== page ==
All Change

Ahhh, the day we all dread –

when the clocks go forward by an hour (how civilized that it’s done on a Sunday, at least).  Here at the Ffarm it wasn’t only the clocks that changed: we decided it was time for a bit of relocation, relocation…. as the field in which the main flock of sheep has been resident is looking distinctly tired.  So we transferred feed troughs, water troughs, hay troughs; then moved the rams, hoggets & the three remaining pregnant ewes into ‘Caravan Corner’ – a small grassy triangle over which the two massive, gnarled ancient beech trees tower; their gargantuan silvered branches overhanging the drive in imposing display, regardless of the season; roots twisting through the old stone wall beneath as if the trees are breaking free to ponderously walk the land in the silence of the night…… 

The little pocket of land itself (it doesn’t really warrant being called a field, nor even a paddock as it’s a bit of a “no-mans’ land” despite the wonderful, tranquil views) hasn’t had any livestock on it since we’ve been here.  Although grass growth is sparse beneath the trees themselves, up by the caravan there’s plenty of fodder – albeit if only for a few days.  And of course we’ll supplement the little flock’s diet with coarse mix. 

Next we checked over the recently-lambed ewes, who have been housed until their young are strong enough to go out safely.  We were kept busy, docking lambs’ tails & castrating Cranberry. I also treated him for a possible entropion in his right eye as there’s clearly a problem with it; although I’m not convinced it is actually entropion as the lashes of his lower lid don’t appear to be brushing the eyeball, the cause of this unpleasant & painful condition.  But the eye is weeping; & I couldn’t find any other obvious cause of discomfort to the little creature. 

Then Headcase, Jelly, Althaea, Acer & their lambs, were transferred from their pens & out to the freedom & fresh spring shoots of new grass in the paddock behind the house; soon to be joined by Alchemilla, Acacia & their older lambs – although Corncockle, a cheeky ram lamb, was determined he wasn’t going to join in & took quite a lot of catching!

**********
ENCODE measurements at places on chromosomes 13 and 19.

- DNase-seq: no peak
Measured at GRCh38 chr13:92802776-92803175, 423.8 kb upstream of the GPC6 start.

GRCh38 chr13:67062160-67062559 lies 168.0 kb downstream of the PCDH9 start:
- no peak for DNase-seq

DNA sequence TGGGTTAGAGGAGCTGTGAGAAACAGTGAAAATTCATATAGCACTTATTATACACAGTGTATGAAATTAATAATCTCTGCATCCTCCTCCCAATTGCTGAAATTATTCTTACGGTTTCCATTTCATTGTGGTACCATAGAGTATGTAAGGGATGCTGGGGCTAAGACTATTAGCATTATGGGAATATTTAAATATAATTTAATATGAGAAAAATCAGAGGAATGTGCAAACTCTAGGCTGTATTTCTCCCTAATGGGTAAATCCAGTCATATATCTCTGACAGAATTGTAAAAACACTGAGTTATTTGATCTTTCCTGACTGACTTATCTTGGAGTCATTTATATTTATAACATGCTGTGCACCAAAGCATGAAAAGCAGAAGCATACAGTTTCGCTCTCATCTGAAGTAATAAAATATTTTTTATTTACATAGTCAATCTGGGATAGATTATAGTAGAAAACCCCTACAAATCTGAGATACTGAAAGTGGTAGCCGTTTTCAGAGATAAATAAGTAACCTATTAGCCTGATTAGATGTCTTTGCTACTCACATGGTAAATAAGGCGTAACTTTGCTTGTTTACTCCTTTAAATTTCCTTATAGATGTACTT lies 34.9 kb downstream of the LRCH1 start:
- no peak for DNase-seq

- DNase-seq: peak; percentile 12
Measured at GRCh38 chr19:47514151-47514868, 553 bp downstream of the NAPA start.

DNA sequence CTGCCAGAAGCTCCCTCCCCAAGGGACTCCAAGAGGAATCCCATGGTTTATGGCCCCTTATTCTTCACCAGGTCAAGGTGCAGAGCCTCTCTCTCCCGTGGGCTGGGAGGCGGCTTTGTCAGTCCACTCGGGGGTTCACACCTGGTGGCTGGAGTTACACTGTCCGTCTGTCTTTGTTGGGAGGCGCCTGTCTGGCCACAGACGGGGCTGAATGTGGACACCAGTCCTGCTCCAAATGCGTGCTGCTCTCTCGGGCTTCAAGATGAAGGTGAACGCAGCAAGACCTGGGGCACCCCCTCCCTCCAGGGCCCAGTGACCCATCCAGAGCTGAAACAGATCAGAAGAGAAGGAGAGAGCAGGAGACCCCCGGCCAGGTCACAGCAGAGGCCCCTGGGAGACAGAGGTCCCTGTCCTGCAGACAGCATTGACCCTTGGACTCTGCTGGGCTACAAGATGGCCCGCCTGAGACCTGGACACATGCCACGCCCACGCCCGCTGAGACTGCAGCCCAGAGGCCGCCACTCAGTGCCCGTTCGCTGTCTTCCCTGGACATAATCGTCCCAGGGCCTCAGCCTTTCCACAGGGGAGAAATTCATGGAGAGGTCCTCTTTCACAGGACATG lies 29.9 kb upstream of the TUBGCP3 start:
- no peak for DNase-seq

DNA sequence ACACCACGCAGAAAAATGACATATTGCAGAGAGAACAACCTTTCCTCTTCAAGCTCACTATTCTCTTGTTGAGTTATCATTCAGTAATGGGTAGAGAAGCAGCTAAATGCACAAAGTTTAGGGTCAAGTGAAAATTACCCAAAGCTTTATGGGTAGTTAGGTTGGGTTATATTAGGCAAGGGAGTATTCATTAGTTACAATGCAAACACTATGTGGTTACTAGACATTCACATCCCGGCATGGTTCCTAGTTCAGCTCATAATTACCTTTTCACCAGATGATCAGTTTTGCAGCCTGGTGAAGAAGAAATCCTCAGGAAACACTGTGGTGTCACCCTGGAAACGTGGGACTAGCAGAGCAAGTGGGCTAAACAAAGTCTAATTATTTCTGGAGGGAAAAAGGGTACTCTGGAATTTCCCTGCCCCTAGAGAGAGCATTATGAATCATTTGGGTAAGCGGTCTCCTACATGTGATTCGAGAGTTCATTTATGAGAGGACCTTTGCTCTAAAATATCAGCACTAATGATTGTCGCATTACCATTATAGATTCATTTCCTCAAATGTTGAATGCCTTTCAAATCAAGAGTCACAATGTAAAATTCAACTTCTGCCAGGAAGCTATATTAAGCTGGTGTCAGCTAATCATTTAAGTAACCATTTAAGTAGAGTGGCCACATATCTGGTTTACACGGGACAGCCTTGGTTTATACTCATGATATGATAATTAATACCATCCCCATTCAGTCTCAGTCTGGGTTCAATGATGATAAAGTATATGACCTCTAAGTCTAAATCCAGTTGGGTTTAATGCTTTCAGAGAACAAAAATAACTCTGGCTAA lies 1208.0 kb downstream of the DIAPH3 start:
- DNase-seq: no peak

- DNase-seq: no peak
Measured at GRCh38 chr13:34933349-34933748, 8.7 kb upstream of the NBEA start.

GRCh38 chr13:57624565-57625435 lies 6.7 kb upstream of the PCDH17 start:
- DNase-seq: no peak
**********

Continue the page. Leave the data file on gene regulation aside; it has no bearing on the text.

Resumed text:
Soon they were all safely in their new field, & in spite of today’s stolen hour time unfolded into one of those tranquil shepherding ‘sheep may safely graze’ moments; a delight to see the lambs gambolling together as the warm afternoon sunshine spilled golden light over the valley, whilst the daffodils danced & the blossom buds bounced fat on the branches of the apple & plum trees in the orchard beyond, the lambs’ bleats puctuated by the sweet, honeyed nectar of multitudinous chorus of wild birdsong. 

Silli, our little silver, one-eyed Maine Coon cat, even caught an early lizard, who was basking on the warm stones of the old wall beneath the beech trees.  He successfully shed his tail to escape her dangerous play – & will live to bask another day, when the warm spring sunshine returns to cheer us.

And as the sun went down behind the hills, dark in the distance; peace descended over the little Ffarm, as by firelight we sat in comfortable quietness to celebrate Earth Hour – when all the lights & electrical equipment are extinguished, to help our precious planet to breathe again.  And, perhaps, the time for those trees to walk…..?